A plurality of the American public believes that young adults are having the toughest time of any age group in today's economy -- and a lopsided majority says it's more difficult for today's young adults than it was for their parents' generation to pay for college, find a job, buy a home or save for the future.
A new Pew Research Center survey also finds that young adults (ages 18 to 34) say that the sluggish economy has had an impact on a wide array of coming-of-age decisions about career, marriage, parenthood and schooling.
These accommodations to a tough economy appear to have contributed to a broader change in social norms about when adulthood begins. The survey finds that today two-thirds of parents of children age 16 or younger say children should have to become financially independent from their parents by the age of 22 -- down from 80% who felt this way in 1993.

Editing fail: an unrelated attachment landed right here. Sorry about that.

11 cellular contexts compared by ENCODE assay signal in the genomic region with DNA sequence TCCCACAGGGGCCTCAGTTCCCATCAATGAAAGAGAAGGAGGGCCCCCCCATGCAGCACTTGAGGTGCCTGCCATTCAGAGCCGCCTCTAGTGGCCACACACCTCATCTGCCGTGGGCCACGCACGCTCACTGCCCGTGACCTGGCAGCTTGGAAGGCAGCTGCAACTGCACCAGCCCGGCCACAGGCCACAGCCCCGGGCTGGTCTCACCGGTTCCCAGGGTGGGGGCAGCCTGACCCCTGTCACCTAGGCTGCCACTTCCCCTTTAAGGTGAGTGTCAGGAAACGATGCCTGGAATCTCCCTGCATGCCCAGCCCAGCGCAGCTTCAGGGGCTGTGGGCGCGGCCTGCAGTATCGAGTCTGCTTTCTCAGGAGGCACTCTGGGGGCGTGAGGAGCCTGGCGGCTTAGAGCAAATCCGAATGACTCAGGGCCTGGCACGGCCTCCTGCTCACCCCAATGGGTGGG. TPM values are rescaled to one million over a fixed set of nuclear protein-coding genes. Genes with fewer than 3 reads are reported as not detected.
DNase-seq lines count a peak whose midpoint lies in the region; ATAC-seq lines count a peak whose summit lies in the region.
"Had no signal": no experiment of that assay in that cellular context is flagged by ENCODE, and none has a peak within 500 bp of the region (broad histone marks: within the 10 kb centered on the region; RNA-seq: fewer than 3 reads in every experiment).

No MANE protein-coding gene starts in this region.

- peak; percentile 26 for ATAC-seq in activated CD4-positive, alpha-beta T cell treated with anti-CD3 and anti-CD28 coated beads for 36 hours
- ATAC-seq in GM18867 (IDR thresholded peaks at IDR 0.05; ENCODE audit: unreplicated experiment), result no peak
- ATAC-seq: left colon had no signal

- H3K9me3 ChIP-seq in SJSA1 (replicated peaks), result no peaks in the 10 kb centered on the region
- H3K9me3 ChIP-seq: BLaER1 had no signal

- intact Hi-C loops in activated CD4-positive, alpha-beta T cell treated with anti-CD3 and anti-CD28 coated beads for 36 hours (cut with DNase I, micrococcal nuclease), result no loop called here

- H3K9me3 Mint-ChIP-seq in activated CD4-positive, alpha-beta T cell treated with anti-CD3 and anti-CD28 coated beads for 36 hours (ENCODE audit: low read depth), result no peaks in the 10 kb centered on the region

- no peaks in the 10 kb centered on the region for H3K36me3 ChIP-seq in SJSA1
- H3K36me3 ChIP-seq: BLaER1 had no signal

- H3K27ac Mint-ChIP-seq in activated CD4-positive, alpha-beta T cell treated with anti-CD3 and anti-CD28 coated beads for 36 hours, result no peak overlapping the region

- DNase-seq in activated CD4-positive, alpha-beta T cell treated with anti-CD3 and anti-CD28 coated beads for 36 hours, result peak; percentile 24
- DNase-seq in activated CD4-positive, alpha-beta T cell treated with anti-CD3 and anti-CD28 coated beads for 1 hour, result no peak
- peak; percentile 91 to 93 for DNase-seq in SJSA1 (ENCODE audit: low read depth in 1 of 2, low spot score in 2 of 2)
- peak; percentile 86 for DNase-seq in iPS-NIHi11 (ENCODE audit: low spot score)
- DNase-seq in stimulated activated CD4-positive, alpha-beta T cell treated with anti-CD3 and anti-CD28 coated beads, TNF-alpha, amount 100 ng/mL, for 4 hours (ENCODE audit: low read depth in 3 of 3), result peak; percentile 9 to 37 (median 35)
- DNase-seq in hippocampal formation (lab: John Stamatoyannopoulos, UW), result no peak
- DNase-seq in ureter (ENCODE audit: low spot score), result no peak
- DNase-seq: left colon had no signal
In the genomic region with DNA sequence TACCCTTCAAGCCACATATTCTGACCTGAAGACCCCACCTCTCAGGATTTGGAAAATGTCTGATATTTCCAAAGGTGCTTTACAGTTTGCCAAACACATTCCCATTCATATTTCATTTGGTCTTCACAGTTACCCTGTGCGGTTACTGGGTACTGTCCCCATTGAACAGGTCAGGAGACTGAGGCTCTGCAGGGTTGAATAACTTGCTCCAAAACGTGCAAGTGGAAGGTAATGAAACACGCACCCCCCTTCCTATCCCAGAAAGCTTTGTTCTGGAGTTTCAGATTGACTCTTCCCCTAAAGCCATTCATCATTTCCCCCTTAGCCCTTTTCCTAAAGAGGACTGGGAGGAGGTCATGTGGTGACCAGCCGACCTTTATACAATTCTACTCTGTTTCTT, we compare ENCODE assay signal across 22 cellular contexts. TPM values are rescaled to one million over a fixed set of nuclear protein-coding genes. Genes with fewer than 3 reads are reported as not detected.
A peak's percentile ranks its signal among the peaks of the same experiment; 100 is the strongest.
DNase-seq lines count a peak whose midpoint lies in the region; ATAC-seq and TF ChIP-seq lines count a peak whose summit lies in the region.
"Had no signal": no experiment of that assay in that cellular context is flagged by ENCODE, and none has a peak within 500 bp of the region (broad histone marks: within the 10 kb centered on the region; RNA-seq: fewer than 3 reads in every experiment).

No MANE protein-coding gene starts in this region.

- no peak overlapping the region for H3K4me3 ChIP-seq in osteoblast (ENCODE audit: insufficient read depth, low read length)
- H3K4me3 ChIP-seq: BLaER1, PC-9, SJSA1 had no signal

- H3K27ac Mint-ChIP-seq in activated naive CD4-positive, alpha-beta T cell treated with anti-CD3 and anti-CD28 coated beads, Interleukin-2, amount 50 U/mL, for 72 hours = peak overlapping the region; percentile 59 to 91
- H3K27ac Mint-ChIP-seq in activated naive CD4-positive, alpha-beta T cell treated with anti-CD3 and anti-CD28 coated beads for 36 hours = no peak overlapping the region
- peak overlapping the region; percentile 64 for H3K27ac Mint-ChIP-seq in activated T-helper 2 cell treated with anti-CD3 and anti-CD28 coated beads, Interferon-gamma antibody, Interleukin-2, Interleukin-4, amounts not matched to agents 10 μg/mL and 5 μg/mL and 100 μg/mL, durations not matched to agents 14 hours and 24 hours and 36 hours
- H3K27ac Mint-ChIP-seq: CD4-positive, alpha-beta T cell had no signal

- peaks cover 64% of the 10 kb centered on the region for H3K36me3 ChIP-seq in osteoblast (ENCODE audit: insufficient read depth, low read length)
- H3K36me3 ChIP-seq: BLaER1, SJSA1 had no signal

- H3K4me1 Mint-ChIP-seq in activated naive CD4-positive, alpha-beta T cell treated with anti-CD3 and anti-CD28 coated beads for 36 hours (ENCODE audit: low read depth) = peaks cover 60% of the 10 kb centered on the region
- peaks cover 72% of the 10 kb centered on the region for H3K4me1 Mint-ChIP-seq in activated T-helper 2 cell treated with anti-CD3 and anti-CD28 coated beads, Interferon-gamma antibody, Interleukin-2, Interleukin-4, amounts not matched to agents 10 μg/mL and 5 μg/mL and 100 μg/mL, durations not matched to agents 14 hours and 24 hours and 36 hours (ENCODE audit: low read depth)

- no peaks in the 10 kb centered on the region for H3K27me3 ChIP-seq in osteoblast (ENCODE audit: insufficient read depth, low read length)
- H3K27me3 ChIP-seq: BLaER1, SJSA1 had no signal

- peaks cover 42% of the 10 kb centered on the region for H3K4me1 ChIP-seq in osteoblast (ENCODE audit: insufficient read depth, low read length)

Nearly half of all young adults say their age group is having the hardest time in today's economy, but even in the face of their own downbeat assessment, their long-term economic optimism remains notably unscarred by current travails. Nearly nine-in-ten of today's 18-to-34 year-olds say they earn enough money now to lead the kind of life they want, or that they expect to earn enough in the future.
Read the full report, Young, Underemployed and Optimistic, on the Pew Social & Demographic Trends Web site.